Music Beyond Borders’ vision is on the wider study through international projects of the uses of music by individuals suffering under oppressive regimes and its key role as a tool for protest against the violation of human rights and as a force for survival, resistance, change and the bridging of cultural gaps. It aims to transform these real stories into powerful instruments for promoting public awareness and engagement, and the defense of humanitarian values on a global level.

The scholarly research is based on extensive original archival work on unpublished primary sources in international archives, including historical documents, artifacts, photographs, artworks and audio-visual materials. Notably, MBB is recording original oral histories, building a unique archive of the experiences and music of those people directly involved – especially the unknown foot soldiers, men and women from all walks of life, whose narratives are too often lost to history or overshadowed by the famous protagonists of struggle.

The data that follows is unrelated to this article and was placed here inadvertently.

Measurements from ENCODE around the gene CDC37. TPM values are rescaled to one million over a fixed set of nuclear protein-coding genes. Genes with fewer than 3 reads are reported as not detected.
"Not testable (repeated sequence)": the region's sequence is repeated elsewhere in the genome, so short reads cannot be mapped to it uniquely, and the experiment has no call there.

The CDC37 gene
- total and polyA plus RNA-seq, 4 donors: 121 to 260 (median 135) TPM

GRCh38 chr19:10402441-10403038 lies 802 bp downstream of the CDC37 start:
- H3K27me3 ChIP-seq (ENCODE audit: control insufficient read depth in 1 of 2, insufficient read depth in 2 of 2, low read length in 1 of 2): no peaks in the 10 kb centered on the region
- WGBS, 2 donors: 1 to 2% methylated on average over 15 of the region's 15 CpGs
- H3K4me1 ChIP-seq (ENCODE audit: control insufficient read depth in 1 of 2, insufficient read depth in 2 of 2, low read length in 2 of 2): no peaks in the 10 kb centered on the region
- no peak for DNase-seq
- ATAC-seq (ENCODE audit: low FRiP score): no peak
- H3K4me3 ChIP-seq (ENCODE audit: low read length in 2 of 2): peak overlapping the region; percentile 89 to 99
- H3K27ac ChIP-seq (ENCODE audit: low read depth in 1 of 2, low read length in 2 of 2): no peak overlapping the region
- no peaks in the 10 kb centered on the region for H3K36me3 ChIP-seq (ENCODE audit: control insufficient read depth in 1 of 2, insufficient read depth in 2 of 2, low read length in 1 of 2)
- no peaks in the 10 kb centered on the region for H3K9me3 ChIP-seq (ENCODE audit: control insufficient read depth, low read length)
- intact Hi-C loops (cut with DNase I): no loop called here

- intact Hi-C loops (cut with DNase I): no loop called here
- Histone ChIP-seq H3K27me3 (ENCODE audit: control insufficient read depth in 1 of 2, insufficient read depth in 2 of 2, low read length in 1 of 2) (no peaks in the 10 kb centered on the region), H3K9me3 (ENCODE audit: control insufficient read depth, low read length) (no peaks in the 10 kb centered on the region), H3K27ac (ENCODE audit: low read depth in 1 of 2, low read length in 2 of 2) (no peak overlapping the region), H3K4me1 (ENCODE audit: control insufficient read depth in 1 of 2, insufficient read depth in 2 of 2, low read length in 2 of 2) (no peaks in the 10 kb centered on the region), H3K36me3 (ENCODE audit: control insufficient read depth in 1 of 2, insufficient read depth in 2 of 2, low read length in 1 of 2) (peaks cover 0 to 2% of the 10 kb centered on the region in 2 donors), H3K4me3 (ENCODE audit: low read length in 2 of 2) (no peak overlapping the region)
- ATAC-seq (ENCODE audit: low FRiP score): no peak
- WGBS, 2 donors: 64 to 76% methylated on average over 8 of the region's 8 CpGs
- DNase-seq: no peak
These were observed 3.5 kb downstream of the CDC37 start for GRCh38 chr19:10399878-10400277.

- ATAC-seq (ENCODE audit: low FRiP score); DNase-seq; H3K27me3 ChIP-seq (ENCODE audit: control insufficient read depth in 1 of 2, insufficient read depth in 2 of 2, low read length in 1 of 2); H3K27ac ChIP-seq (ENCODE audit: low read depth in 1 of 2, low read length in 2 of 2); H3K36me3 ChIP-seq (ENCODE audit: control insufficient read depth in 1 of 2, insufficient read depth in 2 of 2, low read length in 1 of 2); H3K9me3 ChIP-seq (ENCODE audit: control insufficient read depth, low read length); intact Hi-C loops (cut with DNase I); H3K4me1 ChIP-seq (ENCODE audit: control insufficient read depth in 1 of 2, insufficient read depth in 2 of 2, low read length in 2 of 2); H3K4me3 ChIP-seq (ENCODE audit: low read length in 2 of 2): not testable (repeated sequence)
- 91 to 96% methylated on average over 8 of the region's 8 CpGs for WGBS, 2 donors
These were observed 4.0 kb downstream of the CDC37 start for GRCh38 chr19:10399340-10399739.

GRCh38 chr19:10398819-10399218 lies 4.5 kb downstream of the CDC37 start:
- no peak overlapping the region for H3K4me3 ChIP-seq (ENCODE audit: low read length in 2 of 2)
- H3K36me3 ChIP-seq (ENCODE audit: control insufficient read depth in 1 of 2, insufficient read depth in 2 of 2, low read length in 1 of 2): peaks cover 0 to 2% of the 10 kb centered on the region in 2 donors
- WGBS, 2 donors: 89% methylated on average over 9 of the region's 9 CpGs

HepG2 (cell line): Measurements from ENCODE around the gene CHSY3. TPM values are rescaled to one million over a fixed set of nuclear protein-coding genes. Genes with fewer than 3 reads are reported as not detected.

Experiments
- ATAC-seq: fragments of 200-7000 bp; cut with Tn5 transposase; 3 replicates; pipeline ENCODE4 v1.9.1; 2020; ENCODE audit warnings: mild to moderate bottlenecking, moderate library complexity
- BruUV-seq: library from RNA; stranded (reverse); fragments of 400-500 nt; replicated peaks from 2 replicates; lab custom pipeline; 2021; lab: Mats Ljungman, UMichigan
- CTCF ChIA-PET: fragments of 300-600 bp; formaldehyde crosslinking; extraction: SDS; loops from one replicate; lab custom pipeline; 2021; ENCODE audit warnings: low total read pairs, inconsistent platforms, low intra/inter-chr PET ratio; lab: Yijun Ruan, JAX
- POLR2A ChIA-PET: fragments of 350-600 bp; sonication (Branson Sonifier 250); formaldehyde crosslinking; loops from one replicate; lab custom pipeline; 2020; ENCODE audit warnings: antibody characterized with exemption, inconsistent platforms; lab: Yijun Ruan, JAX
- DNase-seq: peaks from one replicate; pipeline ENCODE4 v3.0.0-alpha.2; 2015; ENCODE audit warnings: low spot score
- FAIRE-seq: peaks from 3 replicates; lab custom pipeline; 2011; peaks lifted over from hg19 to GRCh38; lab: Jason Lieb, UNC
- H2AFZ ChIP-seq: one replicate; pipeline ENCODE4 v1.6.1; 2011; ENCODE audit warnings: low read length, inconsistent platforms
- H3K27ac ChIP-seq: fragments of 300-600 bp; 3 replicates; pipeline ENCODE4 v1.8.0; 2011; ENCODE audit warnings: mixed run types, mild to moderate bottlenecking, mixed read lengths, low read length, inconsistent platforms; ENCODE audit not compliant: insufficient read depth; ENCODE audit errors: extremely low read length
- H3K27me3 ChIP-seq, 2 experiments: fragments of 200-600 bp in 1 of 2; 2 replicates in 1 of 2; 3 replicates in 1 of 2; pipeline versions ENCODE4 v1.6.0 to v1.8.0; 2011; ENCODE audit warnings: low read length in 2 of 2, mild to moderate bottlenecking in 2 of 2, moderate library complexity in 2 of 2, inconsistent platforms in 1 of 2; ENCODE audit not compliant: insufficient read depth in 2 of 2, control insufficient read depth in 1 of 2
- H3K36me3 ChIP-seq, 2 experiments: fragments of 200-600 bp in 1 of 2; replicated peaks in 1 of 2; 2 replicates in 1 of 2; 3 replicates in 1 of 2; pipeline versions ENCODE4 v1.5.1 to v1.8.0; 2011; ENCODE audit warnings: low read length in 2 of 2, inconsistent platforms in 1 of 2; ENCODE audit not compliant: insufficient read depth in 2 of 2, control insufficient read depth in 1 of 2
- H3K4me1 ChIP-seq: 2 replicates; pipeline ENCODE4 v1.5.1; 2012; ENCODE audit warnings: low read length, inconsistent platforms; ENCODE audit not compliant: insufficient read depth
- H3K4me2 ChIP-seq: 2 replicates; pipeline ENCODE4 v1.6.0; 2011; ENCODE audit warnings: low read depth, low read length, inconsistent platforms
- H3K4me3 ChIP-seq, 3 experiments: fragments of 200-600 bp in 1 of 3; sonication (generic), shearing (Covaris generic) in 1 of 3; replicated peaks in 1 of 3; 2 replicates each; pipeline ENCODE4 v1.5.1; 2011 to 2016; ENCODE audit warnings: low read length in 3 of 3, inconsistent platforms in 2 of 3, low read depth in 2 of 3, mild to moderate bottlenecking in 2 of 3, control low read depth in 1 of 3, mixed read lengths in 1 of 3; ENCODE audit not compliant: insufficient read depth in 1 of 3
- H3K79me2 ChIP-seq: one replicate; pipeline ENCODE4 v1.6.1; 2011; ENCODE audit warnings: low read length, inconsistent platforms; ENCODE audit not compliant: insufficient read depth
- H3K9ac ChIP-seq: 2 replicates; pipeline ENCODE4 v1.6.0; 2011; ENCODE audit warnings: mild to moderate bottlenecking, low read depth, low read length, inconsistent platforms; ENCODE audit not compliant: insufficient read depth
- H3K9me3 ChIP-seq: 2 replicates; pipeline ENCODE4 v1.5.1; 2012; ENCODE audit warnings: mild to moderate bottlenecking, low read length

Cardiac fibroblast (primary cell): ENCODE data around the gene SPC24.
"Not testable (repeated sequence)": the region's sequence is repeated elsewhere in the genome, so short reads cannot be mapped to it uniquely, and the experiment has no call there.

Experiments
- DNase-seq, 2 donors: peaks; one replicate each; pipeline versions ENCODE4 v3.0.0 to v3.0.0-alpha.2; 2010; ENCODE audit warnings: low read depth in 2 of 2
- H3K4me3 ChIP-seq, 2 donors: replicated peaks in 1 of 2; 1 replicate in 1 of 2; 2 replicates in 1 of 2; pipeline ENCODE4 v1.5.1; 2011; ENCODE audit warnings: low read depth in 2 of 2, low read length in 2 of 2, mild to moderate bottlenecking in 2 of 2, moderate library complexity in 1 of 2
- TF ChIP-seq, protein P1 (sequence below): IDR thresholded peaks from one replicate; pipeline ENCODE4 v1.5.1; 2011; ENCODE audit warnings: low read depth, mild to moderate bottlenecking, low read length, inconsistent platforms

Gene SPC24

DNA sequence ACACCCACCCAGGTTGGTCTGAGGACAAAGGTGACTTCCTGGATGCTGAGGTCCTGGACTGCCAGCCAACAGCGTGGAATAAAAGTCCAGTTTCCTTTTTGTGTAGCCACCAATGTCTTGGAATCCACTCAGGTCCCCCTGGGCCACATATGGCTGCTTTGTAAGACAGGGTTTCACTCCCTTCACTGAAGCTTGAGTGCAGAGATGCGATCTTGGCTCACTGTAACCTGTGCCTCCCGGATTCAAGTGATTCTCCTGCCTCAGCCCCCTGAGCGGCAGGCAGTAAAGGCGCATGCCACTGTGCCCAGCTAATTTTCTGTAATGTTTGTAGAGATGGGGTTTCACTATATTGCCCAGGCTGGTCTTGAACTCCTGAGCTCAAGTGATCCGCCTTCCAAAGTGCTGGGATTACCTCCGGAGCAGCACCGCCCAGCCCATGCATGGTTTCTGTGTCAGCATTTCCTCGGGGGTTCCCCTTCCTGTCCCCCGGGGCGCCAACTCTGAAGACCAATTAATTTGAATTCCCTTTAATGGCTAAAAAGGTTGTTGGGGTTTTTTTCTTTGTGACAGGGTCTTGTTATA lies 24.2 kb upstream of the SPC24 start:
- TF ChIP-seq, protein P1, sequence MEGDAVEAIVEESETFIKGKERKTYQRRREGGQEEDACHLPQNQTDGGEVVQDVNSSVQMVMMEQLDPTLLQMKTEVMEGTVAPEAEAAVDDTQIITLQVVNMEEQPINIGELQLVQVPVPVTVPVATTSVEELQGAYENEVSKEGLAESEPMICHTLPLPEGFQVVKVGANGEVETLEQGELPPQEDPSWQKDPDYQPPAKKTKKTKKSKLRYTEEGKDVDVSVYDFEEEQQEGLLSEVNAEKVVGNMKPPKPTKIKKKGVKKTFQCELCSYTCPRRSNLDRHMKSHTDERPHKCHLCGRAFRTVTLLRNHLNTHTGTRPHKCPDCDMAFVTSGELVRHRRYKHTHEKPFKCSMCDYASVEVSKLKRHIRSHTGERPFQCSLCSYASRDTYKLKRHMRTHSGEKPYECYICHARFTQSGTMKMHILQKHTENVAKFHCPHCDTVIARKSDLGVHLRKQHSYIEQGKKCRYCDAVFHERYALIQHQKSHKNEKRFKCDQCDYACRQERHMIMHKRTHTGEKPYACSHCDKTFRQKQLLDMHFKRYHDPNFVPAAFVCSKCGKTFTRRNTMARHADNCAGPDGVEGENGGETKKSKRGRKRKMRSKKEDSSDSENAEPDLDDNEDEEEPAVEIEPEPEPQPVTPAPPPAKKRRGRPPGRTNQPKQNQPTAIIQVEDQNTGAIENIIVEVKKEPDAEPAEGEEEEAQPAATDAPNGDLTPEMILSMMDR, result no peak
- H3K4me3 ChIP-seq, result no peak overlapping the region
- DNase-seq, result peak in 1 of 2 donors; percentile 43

Each project is unique and will tell a compelling story through its music, culture and people. These stories recreate the historical context, with its complex socio-political issues, and uncover the musical repertories which communicated them, dealing with every genre of world music and culture — from the freedom songs sung in the liberation struggle against apartheid in South Africa during the 1960s-90s to the mizik rasin and compas styles of Haitian revolt in the 1980s-90s, the rap and hip-hop commentaries of Libyan youth movements in 2010s and the echoes of Sayyid Darwish and Sheikh Imam’s music around Tahrir Square in the Egyptian revolution of 2011, to cite but a few world events that merit full attention.